Other reagents were as follows: DMEM, trypsin-EDTA, penicillin, streptomycin, FCS, FBS, and HEPES (PAA Laboratories, Austria); BCA reagent (Perbio Science, Germany); vectashield mounting medium with DAPI (Vector Laboratories, United States); PVDF membrane and immobilonTM western chemiluminescent HRP substrate (Merck, Millipore, United States); streptozotocin (Enzo Life Sciences, Germany); saffron, Oil Red-O, L929 cell line (Sigma-Aldrich, Germany); Accu-Chek test strips, Accu-Check glucometer, protease inhibitor cocktail (Roche Diagnostics, Germany); albumin fraction V, hematoxylin Gill II, acrylamide, agarose (Carl ROTH, Germany); aqueous-mounting medium (ZYTOMED, Germany); human LDL (Alfa Aesar, Germany); “high-fat diet” (HFD) experimental food (Western Type Diet, 43% carbohydrates, 15% proteins and 42%, Ssniff, Germany); Trizol Reagent and PBS (Life Technologies, Germany); RevertAid™ H Minus First Strand cDNA Synthesis kit (Fermentas, Germany); rompun 2% (Bayer, Germany); ketamine 10% (beta-pharm, Germany).
ApoE−/− (002052), PAR2−/− (024161), PAR3−/− (015230) mice were obtained from the Jackson Laboratory (Bar Harbor, ME, USA). PAR1−/− mice were provided by Eric Camerer (Paris, France) and p66Shc−/− mice have been described previously16,18,47. C57BL/6J were obtained from Janvier (S.A.S., St. Berthevin Cedex, France). In the current study we used littermates backcrossed for at least ten generations on a C57BL/6J background. Only age-matched mice were used throughout the study. All animal experiments were conducted following standards and procedures approved by the local Animal Care and Use Committee (Landesverwaltungsamt Halle, Germany).
Atherogenic mouse models
ApoE−/−mice (age 6 to 8 weeks) were either fed high-fat diet (HFD) or normal chow diet or were made diabetic (DM) by injecting streptozotocin a model of type 1 DM (STZ, 60 mg kg−1, intraperitoneally, once daily for 5 consecutive days, freshly dissolved in 0.05 M sterile sodium citrate, pH 4.5)16,53. Control mice were injected with equal volume of 0.05 M sodium citrate, pH 4.5 for 5 days and maintained on a normal chow diet47. Blood glucose and body weight were measured once weekly16,53. On average 85–90% of mice became diabetic (blood glucose > 300 mg dl−1) within the first 4 weeks and these were included as diabetic mice in the experiments. Mice not developing persistently elevated blood glucose levels and maintaining blood glucose levels < 200 mg dl−1 despite STZ injections were included in the control group1. The endpoints analysed did not differ between STZ-injected, but normoglycaemic mice and sodium-citrated injected mice (controls). HFD or hyperglycaemia (minimum 300 mg/dl) was maintained for up to 22 weeks. In some experiments diabetic mice were treated with the SGLT2 inhibitor dapagliflozin (25 mg kg−1 in the drinking water)53 16 weeks after the last STZ injection to reduce blood glucose levels without (DM-NG) or with concomitant aPC (1 mg kg−1 intraperitoneally once daily, DM-NG-aPC)16 or concomitant aPC plus 5-azacytidine (additionally 0.25 mg kg−1 intraperitoneally on alternative days, DM-NG-aPC-Aza) treatment for further 6 weeks. Mice were killed and plaque morphology was analysed as previously described5. A group of HFD mice was randomly assigned to (a) persistent hyperlipidaemia (HFD-adeno LacZ) or (b) normalization of blood lipids for 6 weeks after 16 weeks of hyperlipidaemia by re-expressing human ApoE in the liver (HFD-adeno hApoE)54. Mice were randomly allocated to different groups. All animal experiments were performed using 6–12 mice per group and data from all mice was included in the study to ensure biological reproducibility of in vivo data.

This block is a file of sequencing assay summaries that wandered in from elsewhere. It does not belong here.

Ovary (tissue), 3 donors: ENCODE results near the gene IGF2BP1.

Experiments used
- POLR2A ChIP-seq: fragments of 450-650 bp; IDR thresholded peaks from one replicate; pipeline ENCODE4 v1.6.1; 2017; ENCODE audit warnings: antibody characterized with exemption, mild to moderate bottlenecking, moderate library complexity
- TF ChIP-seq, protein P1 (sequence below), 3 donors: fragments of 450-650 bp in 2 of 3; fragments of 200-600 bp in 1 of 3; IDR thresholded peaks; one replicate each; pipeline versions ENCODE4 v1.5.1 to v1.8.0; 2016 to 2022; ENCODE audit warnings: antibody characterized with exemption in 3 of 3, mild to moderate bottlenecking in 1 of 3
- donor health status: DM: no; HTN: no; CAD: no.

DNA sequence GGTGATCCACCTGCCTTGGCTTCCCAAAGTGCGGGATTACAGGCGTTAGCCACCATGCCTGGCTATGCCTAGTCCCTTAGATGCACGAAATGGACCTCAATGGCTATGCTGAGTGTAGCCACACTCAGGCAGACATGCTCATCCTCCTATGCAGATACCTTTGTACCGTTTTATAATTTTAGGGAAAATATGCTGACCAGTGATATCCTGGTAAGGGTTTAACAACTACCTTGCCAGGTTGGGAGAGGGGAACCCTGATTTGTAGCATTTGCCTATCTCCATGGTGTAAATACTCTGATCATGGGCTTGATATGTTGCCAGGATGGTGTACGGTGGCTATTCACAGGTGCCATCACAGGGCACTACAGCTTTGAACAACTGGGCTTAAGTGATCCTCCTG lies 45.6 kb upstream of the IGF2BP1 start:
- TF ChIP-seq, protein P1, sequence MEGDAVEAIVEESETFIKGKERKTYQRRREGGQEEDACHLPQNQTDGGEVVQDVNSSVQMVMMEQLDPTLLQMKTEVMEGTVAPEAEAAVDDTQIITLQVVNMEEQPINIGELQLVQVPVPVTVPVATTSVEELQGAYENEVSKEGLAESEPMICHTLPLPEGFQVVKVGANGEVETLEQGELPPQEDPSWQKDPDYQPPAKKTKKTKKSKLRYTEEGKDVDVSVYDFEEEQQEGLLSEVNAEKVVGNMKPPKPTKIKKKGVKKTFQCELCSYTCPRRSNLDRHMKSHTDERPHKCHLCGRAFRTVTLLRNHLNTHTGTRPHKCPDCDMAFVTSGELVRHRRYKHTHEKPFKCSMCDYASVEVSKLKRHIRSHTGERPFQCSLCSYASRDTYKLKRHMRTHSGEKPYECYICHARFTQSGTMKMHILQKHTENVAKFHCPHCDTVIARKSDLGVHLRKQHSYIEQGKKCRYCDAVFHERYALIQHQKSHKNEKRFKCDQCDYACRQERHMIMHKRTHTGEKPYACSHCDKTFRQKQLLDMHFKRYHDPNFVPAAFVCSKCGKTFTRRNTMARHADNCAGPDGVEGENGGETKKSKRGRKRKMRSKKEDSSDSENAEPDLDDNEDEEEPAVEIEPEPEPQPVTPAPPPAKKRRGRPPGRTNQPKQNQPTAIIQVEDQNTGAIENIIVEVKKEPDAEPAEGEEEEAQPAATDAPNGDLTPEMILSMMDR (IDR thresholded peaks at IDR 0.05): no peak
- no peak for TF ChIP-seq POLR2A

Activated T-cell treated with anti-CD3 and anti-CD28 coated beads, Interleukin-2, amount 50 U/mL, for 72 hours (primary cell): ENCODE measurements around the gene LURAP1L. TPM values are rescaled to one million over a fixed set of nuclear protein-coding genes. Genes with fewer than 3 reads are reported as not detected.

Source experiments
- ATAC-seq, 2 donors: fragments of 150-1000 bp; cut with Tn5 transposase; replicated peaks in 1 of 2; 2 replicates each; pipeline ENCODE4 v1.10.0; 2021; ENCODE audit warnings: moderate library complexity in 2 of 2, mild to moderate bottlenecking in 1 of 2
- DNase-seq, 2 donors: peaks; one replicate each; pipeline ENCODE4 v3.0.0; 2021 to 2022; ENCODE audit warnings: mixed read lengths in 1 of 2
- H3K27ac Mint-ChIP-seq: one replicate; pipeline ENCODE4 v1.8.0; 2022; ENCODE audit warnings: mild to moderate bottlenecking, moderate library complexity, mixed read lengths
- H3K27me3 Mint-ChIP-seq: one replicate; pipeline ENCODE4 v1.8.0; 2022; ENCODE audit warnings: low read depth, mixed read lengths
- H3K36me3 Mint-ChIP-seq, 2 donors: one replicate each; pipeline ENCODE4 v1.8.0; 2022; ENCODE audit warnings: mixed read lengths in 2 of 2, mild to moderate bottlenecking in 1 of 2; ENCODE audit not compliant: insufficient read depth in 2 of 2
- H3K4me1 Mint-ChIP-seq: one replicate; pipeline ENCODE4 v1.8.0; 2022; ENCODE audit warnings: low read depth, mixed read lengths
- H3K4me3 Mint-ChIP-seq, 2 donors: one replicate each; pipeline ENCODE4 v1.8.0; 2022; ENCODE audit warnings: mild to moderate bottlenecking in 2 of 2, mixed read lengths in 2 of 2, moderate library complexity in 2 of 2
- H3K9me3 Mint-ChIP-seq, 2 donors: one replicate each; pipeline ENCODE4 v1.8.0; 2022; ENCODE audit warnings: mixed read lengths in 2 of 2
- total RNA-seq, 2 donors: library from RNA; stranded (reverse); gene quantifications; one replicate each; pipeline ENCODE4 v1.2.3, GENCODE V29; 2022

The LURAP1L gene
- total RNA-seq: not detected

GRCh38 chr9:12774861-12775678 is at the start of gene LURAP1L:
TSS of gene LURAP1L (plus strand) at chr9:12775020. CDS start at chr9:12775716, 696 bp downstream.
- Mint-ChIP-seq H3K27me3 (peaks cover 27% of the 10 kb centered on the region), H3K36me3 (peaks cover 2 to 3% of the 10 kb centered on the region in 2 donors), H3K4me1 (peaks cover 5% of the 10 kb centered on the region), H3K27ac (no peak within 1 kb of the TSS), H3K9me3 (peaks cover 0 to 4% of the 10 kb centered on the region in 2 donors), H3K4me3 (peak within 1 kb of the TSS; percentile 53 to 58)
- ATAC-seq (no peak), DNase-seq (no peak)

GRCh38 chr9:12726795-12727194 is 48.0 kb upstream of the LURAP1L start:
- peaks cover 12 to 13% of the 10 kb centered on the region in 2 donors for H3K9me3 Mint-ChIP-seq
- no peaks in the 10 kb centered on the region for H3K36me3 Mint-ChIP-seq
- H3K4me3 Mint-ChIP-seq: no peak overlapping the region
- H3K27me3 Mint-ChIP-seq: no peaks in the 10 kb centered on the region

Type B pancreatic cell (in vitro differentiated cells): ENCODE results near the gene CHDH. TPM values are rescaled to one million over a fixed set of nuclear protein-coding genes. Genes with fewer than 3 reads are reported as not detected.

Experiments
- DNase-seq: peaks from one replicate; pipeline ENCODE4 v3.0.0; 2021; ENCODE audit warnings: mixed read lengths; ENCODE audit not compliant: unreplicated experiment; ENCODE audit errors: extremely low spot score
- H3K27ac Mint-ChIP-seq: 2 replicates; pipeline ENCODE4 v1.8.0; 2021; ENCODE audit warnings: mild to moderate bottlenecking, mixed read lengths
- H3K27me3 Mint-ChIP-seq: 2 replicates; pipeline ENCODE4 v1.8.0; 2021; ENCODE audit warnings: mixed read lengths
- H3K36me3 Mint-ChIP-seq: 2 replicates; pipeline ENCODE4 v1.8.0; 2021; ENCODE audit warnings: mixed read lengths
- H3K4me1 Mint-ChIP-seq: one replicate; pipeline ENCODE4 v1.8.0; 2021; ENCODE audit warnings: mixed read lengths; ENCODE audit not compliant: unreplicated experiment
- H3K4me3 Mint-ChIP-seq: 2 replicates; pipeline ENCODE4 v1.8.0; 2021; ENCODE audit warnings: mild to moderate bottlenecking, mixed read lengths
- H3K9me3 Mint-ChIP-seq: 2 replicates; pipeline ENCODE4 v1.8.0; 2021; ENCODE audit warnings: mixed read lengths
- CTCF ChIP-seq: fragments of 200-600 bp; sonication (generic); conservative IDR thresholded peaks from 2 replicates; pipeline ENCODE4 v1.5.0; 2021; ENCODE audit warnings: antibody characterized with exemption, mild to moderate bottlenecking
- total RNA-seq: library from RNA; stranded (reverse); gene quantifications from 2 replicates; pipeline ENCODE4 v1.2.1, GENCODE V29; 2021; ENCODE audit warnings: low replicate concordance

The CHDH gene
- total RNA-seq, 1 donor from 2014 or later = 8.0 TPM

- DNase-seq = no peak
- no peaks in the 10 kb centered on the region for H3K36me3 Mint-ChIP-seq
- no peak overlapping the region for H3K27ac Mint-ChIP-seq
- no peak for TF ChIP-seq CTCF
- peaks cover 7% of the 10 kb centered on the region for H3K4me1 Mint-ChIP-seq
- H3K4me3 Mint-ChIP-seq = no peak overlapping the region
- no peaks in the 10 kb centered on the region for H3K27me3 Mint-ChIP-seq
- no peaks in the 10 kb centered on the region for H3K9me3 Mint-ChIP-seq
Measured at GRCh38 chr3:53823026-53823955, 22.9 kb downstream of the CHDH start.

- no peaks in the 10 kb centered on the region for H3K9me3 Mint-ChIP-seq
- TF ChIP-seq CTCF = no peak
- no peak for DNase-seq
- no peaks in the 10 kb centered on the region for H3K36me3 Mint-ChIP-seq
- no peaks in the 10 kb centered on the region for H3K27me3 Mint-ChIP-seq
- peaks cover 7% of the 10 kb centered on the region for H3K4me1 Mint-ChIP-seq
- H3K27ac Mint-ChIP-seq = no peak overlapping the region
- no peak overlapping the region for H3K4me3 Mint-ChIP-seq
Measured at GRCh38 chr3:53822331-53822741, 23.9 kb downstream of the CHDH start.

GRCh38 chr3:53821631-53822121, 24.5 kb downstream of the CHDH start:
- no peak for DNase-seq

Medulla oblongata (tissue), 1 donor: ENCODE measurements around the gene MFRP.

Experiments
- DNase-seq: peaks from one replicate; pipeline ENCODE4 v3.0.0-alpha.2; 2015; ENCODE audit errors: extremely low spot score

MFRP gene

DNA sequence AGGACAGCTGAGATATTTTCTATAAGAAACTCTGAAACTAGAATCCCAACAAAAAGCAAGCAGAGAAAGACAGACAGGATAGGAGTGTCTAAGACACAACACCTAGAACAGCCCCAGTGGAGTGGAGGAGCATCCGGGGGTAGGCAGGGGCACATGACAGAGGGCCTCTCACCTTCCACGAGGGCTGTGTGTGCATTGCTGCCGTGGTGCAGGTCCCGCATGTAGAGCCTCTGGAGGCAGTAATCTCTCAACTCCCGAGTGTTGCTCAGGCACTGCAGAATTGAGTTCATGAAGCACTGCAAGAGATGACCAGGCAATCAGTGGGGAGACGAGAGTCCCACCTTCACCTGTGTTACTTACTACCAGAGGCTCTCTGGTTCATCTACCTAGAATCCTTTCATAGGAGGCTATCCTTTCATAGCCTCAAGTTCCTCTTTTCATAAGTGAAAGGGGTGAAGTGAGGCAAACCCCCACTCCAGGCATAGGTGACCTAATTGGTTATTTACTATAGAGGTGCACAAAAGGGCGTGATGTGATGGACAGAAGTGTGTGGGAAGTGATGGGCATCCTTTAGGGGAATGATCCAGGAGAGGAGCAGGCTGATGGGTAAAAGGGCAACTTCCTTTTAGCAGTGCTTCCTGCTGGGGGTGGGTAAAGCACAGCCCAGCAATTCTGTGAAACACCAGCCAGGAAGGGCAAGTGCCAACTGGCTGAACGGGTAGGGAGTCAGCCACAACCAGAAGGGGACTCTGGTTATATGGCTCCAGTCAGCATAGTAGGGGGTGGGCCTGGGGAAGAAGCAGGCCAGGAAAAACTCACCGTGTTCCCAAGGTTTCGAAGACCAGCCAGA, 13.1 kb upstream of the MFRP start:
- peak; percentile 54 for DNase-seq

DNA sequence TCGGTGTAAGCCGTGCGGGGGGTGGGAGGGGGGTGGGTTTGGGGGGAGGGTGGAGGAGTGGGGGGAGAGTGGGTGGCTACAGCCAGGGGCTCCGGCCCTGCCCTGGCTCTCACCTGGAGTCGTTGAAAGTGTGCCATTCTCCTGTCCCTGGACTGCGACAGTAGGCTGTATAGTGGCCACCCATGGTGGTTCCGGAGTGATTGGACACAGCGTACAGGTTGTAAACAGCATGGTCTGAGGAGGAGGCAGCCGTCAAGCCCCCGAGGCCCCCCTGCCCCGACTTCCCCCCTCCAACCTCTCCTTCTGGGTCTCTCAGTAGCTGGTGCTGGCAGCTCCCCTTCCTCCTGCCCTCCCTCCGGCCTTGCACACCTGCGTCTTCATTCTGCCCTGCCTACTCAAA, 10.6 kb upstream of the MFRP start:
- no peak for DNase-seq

Atherosclerotic plaque morphology was analysed using the Image Pro Plus software from Media Cybernetics as previously described5. Briefly, plaque characteristics were determined as described in the following section (please see also Supplementary Fig. 18): Total plaque size (in μm2) is defined as the size of the plaque comprising all parts of the atheroscleroma (fibrous cap, necrotic tissue, fibrous tissue etc.) within the vessel lumen. Necrotic core (in percent) is the area staining blue upon MOVATs stain and is reported as the percentage of the total plaque size. Fibrous cap thickness (in μm) is the minimal thickness of the fibrous tissue overlaying a necrotic core. If multiple necrotic cores are present within one plaque, the thickness of all fibrous caps is determined and the average used for further analyses. Frequency of rupture shoulder (in percent) is defined by the detection of a broken fibrous cap upon MOVATs staining and/or intraplaque haemorrhage, as indicated by intraplaque erythrocytes, and then calculating the number of ruptured shoulders compared to the total shoulder number.
Vivo Morpholinos oligomer treatment
Morpholinos (MO) were obtained from Gene Tools, LLC, United States55. The following oligonucleotides were used: 5’-ATCCCCAGGCCCTTAGCCTAGTCT G-3’ against p66Shc (Mus musculus src homology 2 domain-containing transforming protein C1, Shc1, transcript variant 1), blocking the translation of Shc1 transcript variant 1; 5’- ATCGCCAGGCGCTTAGCGTAGTGTG-3’ as the p66Shc mismatch control; 5’-CAGGTTGCAGACGACAGAACAGCTC-3’ against DNA methyltransferase, DNMT1, transcript variant 1, blocking the translation of DNMT1 transcript variant 1; 5’-CAGCTTCCAGACCACACAACACCTC-3’ as the DNMT1 mismatch control. MO’s were dissolved in PBS (100 μl; 6 mg MO per kg body weight; intravenously) and were injected every other day for 6 weeks into a subset of diabetic ApoE−/− mice.
Analysis of mice